by rumours, not many in rural areas show enthusiasm. “I don’t know whose scheme this is but it’s not good for us,’’ says Ravindra Kushwaha, of Jasalpur, recounting his troubles with opening an account and getting an Adhar card.
Jasalpur, about 10 km from Hoshangabad on Pipariya Road, is one of the villages that have an USB, started by Central Bank of India. For a population of 3,115, it has a relatively high number of 1,600 accounts with only Central Bank.
Dharmendra Chouhan, who supervises the functioning of more than a dozen business correspondents (engaged by the bank at Rs 3,500 monthly), admits not one beneficiary of Janani Suraksha Yojana (a scheme to promote institutional delivery) has actually got direct benefits in the last eight months. More than 40 women have been given cheques when the money should have been deposited in their accounts directly. But the presence of a USB means the beneficiary did not have to travel to the main branch to deposit the cheque or to get the money.
In fact, beneficiaries had expressed similar doubts when the state government introduced its own DBT. For example, farmers used to be given cash on selling wheat, then they were given cheques, and now the money is deposited directly in their bank accounts. Whenever a change was taking place, they used to think the previous arrangement was better in some way or the other before being convinced.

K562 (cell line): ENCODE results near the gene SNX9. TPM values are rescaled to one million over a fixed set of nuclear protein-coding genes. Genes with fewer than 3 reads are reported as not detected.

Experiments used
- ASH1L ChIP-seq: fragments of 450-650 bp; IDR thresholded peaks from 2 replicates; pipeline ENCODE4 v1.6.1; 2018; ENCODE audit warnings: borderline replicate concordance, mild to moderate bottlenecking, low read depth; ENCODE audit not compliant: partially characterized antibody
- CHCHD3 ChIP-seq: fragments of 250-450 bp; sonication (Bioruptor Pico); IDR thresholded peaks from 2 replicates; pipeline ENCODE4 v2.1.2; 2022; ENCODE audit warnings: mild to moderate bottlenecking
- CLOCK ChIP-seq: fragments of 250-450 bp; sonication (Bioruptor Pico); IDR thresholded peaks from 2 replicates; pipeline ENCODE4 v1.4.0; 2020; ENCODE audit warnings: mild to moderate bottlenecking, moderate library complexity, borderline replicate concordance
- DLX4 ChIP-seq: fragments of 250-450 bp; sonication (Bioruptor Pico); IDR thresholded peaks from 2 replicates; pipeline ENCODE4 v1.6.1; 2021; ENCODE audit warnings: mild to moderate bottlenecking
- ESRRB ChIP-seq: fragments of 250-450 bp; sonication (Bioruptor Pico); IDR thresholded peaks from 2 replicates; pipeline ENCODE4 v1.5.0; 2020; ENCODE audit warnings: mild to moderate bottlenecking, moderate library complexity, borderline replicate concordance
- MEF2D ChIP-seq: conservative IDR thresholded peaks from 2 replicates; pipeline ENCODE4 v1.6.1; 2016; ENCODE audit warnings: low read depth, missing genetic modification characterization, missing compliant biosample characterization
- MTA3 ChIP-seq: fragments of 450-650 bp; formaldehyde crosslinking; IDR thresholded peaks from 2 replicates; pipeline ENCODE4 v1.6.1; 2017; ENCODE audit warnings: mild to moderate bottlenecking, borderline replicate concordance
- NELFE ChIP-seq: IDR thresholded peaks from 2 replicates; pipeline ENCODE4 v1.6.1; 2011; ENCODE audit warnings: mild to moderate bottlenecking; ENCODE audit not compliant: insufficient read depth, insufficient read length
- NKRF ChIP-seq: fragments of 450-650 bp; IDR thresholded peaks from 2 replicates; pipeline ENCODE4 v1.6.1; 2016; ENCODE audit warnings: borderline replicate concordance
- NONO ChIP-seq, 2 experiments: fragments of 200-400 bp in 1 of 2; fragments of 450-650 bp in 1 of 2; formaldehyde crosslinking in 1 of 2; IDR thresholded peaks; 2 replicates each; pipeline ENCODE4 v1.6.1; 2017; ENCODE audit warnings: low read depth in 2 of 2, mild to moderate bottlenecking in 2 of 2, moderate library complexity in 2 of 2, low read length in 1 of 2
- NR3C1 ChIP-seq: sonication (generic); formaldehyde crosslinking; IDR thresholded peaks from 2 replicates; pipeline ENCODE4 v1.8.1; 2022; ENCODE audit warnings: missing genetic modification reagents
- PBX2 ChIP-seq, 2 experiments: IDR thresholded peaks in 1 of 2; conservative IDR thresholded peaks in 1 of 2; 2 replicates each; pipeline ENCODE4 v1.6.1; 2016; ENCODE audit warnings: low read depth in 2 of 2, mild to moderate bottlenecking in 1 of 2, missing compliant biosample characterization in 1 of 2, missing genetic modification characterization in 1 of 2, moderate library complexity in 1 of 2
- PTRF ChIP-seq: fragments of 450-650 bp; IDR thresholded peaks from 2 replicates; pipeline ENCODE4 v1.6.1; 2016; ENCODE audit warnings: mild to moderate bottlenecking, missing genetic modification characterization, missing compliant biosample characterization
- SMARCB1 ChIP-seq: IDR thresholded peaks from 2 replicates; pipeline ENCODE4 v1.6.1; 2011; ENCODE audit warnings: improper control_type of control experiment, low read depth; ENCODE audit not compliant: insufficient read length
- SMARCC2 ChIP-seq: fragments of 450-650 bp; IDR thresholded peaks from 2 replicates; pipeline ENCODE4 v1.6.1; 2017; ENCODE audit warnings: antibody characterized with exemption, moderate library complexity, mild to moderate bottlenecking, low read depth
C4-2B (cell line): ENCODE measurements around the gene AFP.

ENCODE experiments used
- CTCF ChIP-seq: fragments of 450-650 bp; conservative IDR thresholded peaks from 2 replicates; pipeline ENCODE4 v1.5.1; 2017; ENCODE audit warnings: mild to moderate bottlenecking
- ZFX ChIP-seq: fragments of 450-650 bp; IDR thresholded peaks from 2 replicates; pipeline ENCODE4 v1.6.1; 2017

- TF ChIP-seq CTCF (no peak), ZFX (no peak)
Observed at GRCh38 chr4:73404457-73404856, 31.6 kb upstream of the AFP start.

Of a total population of 12.48 lakh, Hoshangabad claims to have enrolled nearly 11.30 lakh for Aadhar cards and distributed the number to more than seven lakh. The district has fared better in Aadhar enrolment because it was one of the pilot districts chosen in 2010 to link PDS to Aadhar by issuing food coupons to beneficiaries.
Hoshangabad district has had special camps for targeted beneficiaries (women and schoolchildren) for the centre’s DBT, under which eight kinds of school scholarships and Janani Surakshya Yojana have been covered so far.
For all the publicity around “Aapka Paisa Aapke Haath”, DBT has no resonance and looks unlikely to become a poll issue. “Only issues such as electricity, roads and water matter in the election, not schemes like these. People know least about which government runs them,’’ says B C Pandey, a government employee.
Congress leaders take credit for the scheme by talking about DBT in their political rallies but otherwise politicians or parties have showed little interest to either